Money can buy happiness and is used to do exactly that all the time. However, it is not always fortune that you accumulate throughout your life that matters – sometimes it is what we share. A new study from University of Zurich has found that generosity leads to happier lives.
There really is no point is doing something if it does not bring you happiness. You should always take it into account – sure some actions will lead you to new positions in society or maybe will help you get promoted, but will they make you happier? This new research showed that people who share less are less happy, however, it does not take much to reach this happiness – merely promising to be more generous is enough to trigger a change in our brains that makes us feel better. Scientists have a name for this feeling too – a warm glow and it was detected in an experiment involving 50 people.
Participants were promised a sum of money that they will have to spend in a few weeks. Half of the group committed on spending money on themselves and the other – on someone they knew. When participants were making decisions (how much to give to whom and at what cost) scientists monitored their brain activity in three regions – temporoparietal junction, ventral striatum and orbitofrontal cortex. Scientists found that those people who behaved generously were much happier afterwards, but that is only half of the story.
Probably the most interesting finding of them all is that it didn’t really matter how generous people were – even a little bit of generosity counts. Philippe Tobler, one of the authors of the study, said: “You don’t need to become a self-sacrificing martyr to feel happier. Just being a little more generous will suffice”. People who did not act generously did not notice any changes in their happiness. However, even intent is enough in some cases.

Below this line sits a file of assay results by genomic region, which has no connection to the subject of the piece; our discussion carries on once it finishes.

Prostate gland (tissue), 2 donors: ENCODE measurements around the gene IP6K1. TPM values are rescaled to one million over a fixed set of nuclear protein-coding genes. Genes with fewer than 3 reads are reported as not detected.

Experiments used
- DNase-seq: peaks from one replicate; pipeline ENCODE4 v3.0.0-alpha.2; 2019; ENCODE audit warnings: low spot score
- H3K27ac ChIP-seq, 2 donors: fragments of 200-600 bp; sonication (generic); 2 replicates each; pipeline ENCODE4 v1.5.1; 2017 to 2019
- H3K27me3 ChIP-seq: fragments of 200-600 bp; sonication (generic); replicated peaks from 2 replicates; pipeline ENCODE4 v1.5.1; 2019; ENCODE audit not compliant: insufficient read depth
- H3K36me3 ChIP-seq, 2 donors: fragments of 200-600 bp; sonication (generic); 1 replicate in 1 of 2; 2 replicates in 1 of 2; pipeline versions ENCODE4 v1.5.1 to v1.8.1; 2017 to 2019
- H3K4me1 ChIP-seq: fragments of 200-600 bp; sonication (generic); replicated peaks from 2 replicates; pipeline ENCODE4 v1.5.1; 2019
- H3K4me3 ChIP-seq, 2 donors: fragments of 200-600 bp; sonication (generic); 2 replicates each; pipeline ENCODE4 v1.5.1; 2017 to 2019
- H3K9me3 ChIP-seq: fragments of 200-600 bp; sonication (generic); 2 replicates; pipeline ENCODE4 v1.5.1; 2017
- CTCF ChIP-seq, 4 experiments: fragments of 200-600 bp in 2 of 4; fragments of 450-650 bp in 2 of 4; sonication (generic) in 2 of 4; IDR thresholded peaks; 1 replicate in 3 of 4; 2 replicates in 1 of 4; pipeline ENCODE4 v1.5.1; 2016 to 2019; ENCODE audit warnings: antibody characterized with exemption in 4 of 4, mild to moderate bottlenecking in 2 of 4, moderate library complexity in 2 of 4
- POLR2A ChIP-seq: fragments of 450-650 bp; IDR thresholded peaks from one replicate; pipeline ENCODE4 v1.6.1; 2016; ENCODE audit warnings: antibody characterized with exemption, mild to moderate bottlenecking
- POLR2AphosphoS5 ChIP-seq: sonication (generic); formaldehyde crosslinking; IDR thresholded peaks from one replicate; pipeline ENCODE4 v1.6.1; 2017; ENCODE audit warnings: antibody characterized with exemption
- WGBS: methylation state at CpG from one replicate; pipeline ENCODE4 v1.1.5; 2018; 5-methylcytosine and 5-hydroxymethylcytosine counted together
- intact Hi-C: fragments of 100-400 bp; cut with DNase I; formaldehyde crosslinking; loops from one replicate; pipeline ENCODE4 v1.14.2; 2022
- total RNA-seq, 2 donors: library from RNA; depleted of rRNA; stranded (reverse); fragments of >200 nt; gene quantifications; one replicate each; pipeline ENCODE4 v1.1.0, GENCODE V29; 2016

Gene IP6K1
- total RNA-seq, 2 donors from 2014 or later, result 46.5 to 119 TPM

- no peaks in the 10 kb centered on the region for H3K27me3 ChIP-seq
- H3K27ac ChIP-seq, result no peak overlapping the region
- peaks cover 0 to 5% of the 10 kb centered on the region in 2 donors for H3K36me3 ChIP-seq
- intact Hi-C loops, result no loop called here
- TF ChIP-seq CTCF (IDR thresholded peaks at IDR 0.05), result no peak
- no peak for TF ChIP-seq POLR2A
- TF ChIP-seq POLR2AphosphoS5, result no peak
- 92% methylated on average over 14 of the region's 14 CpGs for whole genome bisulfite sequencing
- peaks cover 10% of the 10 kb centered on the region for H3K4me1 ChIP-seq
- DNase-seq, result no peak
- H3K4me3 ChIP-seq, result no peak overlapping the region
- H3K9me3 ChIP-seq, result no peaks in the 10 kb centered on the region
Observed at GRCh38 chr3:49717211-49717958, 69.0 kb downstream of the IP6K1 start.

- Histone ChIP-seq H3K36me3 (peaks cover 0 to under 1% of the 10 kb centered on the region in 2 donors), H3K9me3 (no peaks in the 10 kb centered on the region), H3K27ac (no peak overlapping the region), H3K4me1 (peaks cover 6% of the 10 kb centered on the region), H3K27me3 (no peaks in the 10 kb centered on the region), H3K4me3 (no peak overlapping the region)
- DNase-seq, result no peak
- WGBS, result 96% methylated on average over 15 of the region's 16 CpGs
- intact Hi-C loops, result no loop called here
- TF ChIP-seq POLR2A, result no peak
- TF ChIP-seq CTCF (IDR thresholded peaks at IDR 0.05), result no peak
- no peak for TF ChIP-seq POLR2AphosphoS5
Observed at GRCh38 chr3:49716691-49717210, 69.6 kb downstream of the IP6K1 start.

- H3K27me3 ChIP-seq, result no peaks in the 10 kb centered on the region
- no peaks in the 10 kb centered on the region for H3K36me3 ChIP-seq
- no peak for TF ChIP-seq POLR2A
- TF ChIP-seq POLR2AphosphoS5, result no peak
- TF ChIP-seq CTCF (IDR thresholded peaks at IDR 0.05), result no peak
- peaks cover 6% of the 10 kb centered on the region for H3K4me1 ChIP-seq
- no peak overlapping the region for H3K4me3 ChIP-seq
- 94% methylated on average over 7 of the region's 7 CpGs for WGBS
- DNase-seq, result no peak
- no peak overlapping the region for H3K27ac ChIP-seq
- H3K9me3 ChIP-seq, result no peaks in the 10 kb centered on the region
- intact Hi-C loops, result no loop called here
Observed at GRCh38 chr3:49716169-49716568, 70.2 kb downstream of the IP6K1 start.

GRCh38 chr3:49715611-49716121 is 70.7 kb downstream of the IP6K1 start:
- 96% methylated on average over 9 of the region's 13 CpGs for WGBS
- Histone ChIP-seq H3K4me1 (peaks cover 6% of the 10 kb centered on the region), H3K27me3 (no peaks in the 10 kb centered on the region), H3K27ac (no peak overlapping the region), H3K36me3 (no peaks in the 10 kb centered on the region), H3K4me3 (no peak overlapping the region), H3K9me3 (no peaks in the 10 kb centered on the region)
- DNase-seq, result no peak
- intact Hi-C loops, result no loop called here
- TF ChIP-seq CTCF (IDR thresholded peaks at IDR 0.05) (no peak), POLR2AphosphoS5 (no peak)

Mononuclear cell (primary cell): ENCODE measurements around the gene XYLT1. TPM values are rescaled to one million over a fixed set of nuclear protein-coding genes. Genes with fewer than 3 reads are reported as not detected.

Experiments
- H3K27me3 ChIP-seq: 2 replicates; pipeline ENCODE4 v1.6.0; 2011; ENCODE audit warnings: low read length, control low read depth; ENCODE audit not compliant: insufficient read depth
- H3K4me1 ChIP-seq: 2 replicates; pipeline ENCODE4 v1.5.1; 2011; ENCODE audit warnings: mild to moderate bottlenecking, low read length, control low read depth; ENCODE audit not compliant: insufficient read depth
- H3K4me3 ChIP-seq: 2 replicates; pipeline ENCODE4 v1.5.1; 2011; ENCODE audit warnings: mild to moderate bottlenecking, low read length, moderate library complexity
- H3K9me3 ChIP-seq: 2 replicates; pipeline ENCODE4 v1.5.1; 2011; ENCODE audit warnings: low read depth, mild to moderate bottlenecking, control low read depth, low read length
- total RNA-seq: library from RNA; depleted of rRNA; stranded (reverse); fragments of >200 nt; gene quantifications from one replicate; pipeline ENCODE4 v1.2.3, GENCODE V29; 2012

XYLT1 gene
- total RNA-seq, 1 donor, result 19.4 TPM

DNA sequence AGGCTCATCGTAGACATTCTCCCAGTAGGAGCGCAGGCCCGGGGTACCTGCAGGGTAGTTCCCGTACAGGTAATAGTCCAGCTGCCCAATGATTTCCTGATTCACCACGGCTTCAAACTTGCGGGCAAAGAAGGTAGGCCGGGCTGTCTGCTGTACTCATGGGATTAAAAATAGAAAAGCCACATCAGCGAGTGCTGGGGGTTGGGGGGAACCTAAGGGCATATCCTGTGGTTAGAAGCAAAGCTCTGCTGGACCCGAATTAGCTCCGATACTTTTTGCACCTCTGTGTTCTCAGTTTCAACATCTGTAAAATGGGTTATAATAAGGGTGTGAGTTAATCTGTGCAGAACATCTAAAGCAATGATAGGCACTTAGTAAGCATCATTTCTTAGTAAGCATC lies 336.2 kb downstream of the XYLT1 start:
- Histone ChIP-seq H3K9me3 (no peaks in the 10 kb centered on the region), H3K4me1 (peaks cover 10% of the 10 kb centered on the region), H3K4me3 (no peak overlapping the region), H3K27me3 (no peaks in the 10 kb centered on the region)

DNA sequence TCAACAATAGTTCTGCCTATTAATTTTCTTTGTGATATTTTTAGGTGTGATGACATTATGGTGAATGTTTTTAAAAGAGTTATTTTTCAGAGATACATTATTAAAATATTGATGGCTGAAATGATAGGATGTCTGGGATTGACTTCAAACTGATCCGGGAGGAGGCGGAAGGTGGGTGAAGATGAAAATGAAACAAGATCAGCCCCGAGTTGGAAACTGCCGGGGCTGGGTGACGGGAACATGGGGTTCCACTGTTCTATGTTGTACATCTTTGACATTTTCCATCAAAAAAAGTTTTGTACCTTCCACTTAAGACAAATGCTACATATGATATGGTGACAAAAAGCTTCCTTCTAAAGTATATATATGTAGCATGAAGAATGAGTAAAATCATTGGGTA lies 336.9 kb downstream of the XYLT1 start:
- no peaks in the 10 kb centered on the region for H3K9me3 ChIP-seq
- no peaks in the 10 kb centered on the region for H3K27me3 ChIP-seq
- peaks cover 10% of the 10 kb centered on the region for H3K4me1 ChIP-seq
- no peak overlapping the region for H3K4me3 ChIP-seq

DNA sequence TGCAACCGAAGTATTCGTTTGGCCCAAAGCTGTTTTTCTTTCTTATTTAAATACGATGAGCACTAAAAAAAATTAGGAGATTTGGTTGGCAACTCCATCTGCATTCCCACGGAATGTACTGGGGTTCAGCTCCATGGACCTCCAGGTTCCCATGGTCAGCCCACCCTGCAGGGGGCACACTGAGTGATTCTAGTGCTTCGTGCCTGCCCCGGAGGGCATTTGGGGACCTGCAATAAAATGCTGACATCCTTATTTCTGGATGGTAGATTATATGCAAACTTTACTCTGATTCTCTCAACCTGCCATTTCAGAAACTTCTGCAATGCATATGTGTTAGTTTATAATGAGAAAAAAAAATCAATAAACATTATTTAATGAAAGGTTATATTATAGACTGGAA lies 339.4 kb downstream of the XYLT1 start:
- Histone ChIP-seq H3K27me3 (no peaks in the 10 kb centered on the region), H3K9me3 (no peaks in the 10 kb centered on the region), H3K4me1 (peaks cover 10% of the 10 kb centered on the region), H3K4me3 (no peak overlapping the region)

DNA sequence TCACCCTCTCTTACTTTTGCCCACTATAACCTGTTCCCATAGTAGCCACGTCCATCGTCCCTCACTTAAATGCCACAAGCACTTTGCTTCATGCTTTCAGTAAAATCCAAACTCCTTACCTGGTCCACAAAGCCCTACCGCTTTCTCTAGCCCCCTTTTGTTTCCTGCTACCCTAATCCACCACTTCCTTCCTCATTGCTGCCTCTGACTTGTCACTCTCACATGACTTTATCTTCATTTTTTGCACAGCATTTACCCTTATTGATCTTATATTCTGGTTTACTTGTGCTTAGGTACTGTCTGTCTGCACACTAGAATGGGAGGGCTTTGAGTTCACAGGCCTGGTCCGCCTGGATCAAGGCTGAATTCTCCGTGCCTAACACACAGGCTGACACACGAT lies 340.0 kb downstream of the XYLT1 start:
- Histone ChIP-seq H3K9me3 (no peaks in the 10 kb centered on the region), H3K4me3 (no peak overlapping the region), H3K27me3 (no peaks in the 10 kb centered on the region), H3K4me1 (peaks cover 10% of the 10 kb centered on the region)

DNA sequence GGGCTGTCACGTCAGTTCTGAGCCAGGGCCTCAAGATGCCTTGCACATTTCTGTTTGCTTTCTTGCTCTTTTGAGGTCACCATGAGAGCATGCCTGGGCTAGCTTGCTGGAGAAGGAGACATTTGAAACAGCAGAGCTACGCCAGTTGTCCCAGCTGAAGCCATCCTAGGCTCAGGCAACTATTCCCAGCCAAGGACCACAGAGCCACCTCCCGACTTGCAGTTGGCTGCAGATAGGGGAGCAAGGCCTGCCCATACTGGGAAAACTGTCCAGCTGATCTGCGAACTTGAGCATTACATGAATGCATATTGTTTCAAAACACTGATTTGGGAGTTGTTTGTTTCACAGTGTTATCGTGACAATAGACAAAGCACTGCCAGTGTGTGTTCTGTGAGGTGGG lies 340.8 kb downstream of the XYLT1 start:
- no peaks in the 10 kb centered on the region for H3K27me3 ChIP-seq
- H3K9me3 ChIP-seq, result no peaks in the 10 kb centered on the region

Scientists noticed that simply promising to behave generously activated the altruistic area of the brain. So even before the action is done person can already feel happier just because he is considering being generous. From evolutionary point of view, this warm glow can serve as a reward to encourage people to share and thus to maintain a healthy community. Scientists are thinking that maybe these findings can be put to a use.
If communication between these regions can be enhanced using some therapies, it would be possible to combat depression and other mood disorders just by encouraging people to be more social and to share everything with their peers. But even if it doesn’t have any practical implications, it is important that we all know – being generous makes you happy.
Source: University of Zurich